Ben Demers

About Ben Demers

Ben Demersis a DC-based communications professional, writer, and DCTS Board Member. As a digital media strategist by day, he relishes the transportive experience of live theater and still gets chills when the lights dim before each show. He performed music and theater productions extensively in high school & college and joins in short plays, open mic nights, and the occasional karaoke binge when he can. He received an MA in Public Relations from Georgetown and a BA from Vassar College.

Copenhagen at Theater J (review)

Tell me if this sounds familiar: Two people locked in a pivotal contest of ideas and ideologies, steeped in international espionage, with the fate of millions hanging in the balance. If you guessed “European physicists discussing electrons in 1941”, you’re a better student of history than I.

The Night Alive at Quotidian Theatre (review)

Playwright Conor McPherson has a signature knack for framing the big questions inside quiet, unassuming lives. In Quotidian Theatre Company’s moving production of McPherson’s The Night Alive, his downtrodden characters share existential debates, flickering hopes, and brief kindnesses in a dingy flat on the outskirts of Dublin. Beneath the hanging gloom and pessimistic Irish humor, I […]

Witch, a potent brew, from Convergence Theatre (review)

As we approach Halloween, Convergence Theatre sets out to prove to audiences that the most shocking horror can derive not from our imaginations, but from our own cruel history.

The Last Schwartz at Theater J (review)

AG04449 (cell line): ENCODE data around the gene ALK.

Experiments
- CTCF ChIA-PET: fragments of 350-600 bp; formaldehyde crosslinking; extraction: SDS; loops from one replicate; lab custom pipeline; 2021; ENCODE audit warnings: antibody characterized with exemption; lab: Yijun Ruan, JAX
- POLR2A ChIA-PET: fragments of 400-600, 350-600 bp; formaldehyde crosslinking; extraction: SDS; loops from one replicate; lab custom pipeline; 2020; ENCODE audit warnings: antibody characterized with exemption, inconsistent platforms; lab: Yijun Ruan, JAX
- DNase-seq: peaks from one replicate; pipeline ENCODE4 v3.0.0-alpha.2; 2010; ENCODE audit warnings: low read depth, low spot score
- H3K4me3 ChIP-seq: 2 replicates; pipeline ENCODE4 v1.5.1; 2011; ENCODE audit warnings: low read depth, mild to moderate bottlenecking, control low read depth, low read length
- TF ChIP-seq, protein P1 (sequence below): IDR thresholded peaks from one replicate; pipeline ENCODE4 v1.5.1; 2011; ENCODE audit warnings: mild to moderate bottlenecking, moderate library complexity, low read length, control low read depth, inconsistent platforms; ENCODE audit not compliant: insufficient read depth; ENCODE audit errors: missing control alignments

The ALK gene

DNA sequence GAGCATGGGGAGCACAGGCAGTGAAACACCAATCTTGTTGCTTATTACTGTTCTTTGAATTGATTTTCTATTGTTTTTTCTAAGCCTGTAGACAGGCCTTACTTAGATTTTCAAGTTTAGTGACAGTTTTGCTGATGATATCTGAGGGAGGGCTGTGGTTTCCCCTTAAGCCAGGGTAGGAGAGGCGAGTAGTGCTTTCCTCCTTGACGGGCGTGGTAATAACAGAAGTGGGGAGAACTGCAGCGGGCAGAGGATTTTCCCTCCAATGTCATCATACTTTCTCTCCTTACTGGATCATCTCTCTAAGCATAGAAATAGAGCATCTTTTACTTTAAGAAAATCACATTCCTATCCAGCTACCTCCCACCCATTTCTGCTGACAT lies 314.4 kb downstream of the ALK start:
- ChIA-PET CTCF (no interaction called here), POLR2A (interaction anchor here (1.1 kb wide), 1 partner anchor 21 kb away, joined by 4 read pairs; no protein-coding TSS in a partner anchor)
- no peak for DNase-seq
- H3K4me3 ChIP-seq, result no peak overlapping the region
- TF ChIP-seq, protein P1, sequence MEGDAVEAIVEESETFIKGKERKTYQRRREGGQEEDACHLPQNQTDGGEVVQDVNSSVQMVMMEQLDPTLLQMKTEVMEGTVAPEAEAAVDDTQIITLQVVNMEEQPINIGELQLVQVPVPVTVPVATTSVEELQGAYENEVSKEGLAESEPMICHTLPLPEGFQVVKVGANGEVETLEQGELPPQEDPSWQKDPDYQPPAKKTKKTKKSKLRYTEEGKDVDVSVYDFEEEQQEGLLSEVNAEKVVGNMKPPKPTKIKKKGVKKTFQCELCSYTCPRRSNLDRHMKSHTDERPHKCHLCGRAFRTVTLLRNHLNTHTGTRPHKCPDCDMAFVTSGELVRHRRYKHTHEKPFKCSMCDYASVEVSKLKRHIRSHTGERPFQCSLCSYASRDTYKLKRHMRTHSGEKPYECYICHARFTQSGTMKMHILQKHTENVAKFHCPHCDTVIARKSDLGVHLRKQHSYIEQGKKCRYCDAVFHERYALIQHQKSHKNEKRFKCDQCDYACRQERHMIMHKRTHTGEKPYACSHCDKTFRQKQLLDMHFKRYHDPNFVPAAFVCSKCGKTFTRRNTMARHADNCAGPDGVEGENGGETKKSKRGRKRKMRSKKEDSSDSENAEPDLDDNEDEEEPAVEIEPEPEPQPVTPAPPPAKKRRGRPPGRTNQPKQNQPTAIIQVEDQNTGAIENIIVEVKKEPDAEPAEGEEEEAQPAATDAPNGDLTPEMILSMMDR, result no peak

Family – just because you love them, doesn’t mean you have to like them. Theater J’s alternately side-splitting and emotional production of The Last Schwartz follows the dysfunctional Schwartz family as they struggle against the current of ever-changing values, priorities, and geography. It asks a tough question: What holds a family together, when shared traditions […]

Next to Normal at Keegan Theatre (review)

Seven years ago, Tom Kitt and Brian Yorkey explored the devastating cost of mental illness in their Tony-winning Broadway debut of Next to Normal.  Now Keegan Theatre is bringing the gripping psychological saga of Diana and her struggling family to DC, pinning local audiences to their seats with wrenching emotion and dark humor.

Kinky Boots tour at The Kennedy Center (review)

The Kennedy Center’s crowd-pleasing yet inconsistent production of Kinky Boots could also be called “A Tale of Two Musicals”. Show-stopping soul and R&B numbers led by the transcendent J. Harrison Ghee alternate frustratingly with cookie cutter ballads featuring struggling co-lead Adam Kaplan. It’s still an enjoyable show, but it’s a long way from reaching its […]

Ballast at Source Festival (review)

The transgender community’s newfound visibility and public support, after years of living in the shadows, has not come easily. Georgette Kelly’s moving Ballast follows the journeys of several transgender people and their loved ones, examining the emotional fallout and public consequences that arise when people flip long-held gender norms on their head to lead more […]

Crossroads at Source Festival (review)

Dreams are, by and large, a random jumble of thoughts and experiences remixed by our subconscious. They may not make a lot of sense, but they certainly leave an impact. That’s largely how I felt about Crossroads – a cryptic yet moving meditation on the intersection of dreams and reality, now playing at Source Festival.

Happy Hour at Spooky Action (review) Brilliant live action gaming

As gaming and virtual reality become ever more ingrained into popular culture, it’s about time that some creative minds brought it into the world of theater. In the interactive escape drama Happy Hour, Spooky Action Theater and Goethe-Institut bring immersive, gamified action to Washington and ask audiences “What would happen if the game characters were […]

Strindberg’s The Pelican from Arcturus (review)

From Shakespeare to “Arrested Development”, when family and large inheritances mix, things are bound to get messy. Arcturus Theater Company’s adaptation of August Strindberg’s surrealist The Pelican delivers an arresting look at the corrosive effects of greed, mental illness, and keeping up appearances at all costs.

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